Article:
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check valves


 
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Leadhillite

from United Kingdom

Joined: 02 Jan 2009
Posts: 21
Location: Lanarkshire,
United Kingdom

PostPosted: Wed Apr 27, 2011 4:28 pm Reply with quote

Hi!

A simple question here, which you guys will know the answer to straight off and only an amateur like me would ask!!

I'm looking to use flexible pipes to take the supplies to my washing machine, (as there will be no service void behind the cabinets), but the catalogues say I need to use a check valve with them.

I've googgled check valves and looked through this site, so know what a check valve does, but why do I need one if I use flexible pipes instead of copper pipe? (Feeling nervous now as I've used flexible pipes before, but not fitted check valves! icon_redface.gif )

Any other advice will be very much appreciated.

Thanks in anticipation.
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PRS1

from United Kingdom

Joined: 31 May 2009
Posts: 757
Location: Lancashire,
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PostPosted: Wed Apr 27, 2011 4:37 pm Reply with quote

Most domestic washers have an air gap inbuilt into them.
This is to prevent any water within the washer (during use) being able to backflow down the pipes supplying it.
These machines that have this inbuilt are usually marked WRAS approved!
Some models dont ie;older Meile ones,and these need the check valves fitting,to comply with current water regs.
Hope this helps.
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Leadhillite (27 Apr 2011)
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Whitespirit66

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PostPosted: Wed Apr 27, 2011 4:41 pm Reply with quote

Do you mean Speedfit/Hep20 plastic pipe, not the flexible hoses that connect to the machine.

If its plastic pipe, you don't need check valves. Just make sure you put the correct inserts in the end of the pipe before inserting into fittings.

I always like to fit wash. machine valves with check valves anyway, in case of back flow from the machine contaminating the cold water supply.

http://www.screwfix.com/p/15mm-x-washing-machine-valve-with-check-valve/27660
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Leadhillite (27 Apr 2011), Nige F (27 Apr 2011)
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plumber1722

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Location: Berkshire,
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PostPosted: Wed Apr 27, 2011 4:48 pm Reply with quote

hello

i would say if in doubt fit a double check valve on the copper before the washing machine valve anyway i personally wouldnt trust a push fit so go for a compression fitting one

hope this helps
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Leadhillite (27 Apr 2011)
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Leadhillite

from United Kingdom

Joined: 02 Jan 2009
Posts: 21
Location: Lanarkshire,
United Kingdom

PostPosted: Wed Apr 27, 2011 8:56 pm Reply with quote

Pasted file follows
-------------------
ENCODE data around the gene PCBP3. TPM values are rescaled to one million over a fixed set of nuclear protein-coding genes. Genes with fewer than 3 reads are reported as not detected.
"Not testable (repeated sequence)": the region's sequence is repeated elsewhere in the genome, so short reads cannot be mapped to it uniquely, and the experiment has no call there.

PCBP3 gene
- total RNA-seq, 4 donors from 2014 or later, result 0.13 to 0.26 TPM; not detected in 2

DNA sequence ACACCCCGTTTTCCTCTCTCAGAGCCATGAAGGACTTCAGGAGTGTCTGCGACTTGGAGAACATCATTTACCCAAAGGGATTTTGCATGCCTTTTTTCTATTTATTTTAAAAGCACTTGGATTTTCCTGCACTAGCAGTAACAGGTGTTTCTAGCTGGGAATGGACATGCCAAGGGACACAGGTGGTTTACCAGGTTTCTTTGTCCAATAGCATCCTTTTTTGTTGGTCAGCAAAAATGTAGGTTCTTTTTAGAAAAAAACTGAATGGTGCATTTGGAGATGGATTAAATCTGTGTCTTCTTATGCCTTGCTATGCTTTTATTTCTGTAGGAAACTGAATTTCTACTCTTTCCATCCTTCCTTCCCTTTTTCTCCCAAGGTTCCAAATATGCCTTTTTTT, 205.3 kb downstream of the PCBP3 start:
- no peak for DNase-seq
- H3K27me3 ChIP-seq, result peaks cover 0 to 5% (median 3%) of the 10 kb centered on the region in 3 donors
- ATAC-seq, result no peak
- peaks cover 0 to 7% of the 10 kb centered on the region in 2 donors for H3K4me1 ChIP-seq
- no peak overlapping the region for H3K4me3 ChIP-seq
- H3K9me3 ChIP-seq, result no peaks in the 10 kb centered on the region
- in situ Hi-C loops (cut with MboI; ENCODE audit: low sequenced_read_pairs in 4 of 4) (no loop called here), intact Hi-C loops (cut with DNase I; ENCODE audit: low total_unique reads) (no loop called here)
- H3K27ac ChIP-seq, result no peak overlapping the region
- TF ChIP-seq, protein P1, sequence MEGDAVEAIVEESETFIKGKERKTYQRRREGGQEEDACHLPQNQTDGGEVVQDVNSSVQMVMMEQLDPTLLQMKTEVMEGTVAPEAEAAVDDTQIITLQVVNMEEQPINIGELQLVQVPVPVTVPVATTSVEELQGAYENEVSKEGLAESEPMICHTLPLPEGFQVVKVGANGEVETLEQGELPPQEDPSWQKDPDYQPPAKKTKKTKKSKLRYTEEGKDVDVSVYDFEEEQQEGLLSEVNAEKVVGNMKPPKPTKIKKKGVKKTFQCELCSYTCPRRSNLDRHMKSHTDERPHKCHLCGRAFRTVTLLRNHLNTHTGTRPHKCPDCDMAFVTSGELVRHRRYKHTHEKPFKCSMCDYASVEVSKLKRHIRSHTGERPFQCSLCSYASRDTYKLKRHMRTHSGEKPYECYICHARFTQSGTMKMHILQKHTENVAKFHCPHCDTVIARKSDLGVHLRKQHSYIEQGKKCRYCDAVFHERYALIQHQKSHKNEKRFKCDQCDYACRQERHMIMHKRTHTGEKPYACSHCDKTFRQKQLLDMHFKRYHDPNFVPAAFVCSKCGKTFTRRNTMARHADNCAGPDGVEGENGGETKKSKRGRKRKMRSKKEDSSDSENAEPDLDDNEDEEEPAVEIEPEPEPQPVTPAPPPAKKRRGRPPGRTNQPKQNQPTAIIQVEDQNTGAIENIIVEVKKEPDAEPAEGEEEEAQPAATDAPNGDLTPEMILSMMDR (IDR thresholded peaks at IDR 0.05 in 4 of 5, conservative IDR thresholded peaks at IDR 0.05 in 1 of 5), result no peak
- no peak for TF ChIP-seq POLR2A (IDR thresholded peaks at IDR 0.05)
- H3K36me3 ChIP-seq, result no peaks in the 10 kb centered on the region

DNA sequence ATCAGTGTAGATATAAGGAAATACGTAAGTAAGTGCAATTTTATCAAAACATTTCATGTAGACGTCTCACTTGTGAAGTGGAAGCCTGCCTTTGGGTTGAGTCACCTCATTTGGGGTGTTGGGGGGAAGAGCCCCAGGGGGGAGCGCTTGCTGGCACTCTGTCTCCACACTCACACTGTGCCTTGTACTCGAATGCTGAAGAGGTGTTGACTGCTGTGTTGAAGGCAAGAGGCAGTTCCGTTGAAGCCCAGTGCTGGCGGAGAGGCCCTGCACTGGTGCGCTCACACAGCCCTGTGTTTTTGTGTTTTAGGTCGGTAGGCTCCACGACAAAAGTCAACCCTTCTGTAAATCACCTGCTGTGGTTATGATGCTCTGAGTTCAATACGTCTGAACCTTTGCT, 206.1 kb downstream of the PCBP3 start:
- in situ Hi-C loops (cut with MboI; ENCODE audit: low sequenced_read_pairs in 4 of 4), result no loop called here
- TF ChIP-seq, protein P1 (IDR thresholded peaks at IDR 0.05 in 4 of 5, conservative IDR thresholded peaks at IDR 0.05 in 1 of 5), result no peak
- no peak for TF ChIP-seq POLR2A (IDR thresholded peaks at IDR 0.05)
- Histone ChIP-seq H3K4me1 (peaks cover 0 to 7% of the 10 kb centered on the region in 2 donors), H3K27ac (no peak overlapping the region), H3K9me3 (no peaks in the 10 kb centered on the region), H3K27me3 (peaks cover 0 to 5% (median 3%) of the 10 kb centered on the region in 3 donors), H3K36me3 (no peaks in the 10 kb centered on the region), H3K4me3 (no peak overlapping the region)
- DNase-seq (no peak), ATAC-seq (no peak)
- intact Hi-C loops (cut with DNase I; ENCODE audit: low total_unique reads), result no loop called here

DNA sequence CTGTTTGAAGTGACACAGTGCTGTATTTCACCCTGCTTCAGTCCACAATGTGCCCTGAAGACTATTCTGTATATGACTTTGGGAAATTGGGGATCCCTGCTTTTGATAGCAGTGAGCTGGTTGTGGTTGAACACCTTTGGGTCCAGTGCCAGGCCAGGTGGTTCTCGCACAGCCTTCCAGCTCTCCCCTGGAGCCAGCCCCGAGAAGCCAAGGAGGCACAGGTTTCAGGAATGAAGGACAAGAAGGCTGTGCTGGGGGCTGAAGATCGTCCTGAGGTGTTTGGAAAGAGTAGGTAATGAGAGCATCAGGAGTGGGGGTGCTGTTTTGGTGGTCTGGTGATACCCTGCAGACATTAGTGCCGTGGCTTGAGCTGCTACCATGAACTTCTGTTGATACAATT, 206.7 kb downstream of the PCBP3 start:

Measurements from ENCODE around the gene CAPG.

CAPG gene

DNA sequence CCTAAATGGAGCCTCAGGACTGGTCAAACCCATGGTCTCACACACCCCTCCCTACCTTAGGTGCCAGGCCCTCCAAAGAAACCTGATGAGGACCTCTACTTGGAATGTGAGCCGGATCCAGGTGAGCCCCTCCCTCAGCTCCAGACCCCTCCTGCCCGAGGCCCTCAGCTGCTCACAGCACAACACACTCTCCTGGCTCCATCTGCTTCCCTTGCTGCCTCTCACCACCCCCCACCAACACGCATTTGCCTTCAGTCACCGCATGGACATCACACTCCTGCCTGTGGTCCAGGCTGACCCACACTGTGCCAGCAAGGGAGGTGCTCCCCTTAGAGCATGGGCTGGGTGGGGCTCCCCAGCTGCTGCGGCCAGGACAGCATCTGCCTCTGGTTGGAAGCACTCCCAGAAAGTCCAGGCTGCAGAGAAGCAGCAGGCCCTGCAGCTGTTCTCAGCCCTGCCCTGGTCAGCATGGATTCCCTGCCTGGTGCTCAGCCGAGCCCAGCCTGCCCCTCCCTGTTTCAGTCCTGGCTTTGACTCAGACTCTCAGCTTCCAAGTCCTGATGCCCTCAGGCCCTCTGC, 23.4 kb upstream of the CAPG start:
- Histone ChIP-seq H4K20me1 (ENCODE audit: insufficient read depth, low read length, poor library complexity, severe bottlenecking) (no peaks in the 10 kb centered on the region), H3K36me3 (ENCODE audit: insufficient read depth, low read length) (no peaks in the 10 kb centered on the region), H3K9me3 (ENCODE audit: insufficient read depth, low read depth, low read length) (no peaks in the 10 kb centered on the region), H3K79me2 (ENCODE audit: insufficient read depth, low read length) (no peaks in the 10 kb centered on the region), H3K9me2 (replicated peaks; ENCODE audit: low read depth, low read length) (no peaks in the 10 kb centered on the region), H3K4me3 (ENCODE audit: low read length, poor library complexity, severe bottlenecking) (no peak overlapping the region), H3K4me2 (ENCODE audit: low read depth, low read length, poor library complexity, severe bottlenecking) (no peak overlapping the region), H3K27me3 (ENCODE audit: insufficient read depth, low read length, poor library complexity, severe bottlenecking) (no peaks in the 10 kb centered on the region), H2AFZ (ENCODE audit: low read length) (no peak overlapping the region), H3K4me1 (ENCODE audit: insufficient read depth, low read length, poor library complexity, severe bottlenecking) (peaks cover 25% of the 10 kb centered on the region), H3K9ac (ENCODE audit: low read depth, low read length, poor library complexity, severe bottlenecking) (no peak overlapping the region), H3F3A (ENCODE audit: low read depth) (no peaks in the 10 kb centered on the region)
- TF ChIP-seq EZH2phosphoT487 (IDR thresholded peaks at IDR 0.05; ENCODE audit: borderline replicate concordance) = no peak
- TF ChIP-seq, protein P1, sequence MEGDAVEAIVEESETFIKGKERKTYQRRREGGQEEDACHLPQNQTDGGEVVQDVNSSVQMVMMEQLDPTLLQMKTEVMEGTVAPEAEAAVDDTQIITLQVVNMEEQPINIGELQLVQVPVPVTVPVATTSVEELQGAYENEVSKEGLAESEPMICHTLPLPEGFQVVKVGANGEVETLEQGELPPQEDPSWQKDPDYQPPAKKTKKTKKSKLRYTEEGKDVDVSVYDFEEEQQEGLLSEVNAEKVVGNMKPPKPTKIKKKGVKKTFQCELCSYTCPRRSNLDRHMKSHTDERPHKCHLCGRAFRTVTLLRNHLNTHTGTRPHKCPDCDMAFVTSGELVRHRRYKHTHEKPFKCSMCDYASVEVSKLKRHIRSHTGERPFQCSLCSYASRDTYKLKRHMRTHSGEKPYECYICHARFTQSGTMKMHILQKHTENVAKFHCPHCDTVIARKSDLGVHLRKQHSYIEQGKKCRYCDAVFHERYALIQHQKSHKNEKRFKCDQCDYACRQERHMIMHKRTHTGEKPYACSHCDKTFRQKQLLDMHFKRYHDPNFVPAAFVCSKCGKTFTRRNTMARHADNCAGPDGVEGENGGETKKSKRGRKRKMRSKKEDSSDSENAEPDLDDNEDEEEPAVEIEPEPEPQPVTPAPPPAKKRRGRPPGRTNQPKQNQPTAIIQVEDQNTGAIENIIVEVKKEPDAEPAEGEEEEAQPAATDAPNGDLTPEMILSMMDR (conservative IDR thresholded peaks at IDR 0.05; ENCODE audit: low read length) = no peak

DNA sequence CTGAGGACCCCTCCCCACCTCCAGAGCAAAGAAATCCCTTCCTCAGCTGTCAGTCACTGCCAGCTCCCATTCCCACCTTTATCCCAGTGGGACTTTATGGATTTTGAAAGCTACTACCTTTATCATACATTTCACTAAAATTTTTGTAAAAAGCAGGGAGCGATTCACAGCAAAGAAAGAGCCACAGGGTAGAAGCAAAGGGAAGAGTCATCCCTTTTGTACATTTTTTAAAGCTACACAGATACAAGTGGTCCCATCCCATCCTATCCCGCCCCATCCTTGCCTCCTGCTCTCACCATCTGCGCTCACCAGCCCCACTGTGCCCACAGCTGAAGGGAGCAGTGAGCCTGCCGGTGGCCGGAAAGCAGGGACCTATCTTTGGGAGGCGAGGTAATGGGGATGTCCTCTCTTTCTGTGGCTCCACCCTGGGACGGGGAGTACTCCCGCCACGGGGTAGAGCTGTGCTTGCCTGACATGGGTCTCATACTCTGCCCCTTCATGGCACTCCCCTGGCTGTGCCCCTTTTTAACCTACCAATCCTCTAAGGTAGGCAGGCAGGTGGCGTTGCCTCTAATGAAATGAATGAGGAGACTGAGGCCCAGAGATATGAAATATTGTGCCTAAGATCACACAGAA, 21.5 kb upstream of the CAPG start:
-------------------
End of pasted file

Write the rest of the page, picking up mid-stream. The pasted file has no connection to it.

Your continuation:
Thanks to everyone!!

http://www.screwfix.com/p/wras-hose-15mm-x-15mm-x-1000mm-x-10mm/90671

It WAS going to be that type of flexible braided pipe I was going to use, (but bought from TS not Screwfix). On the TS site it said to use a check valve with these pipes, but I didnt understand why that was necessary.

Sometimes asking a question out loud, or clicking the "post" button helps the more obvious answer to come into your head.....

I realise now, that by far the simplest way to deal with the lack of space is to buy the 2.5m washing machine hose, which can simply lay on the floor under the cabinets and I will take it up through the floor of the cabinet to the water supply under the sink. DUH!!

I've used these flexible braided pipes before, but never put a check valve in tho.

I'm doing my neighbours kitchen for her as a favour, and she is buying a new Bosch washing machine, so following on from your advice(s), is it "better safe than sorry" to fit a Washing machine valve with a check valve in it, or, is it a case of overkill?? (Now I only ask, as some of the other posts I read suggest that a check valve can slow down the supply to the machine.)

I always use compression fittings cos I just canny understand how push-fit stuff holds!!!

Thanks again....

A look at my handywork........

http://www.homesaleonline.co.uk/property.php?propertyid=194
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Whitespirit66

from United Kingdom

Joined: 15 Dec 2007
Posts: 6716
Location: Bristol,
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PostPosted: Thu Apr 28, 2011 2:38 pm Reply with quote

Leadhillite wrote:
, so following on from your advice(s), is it "better safe than sorry" to fit a Washing machine valve with a check valve in it, or, is it a case of overkill??


The majority of people don't bother, but it doesn't hurt to put one on.

However, as it's a brand new Bosch appliance, there's a good chance that it will be OK without.

Up to you really.
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Leadhillite (28 Apr 2011)
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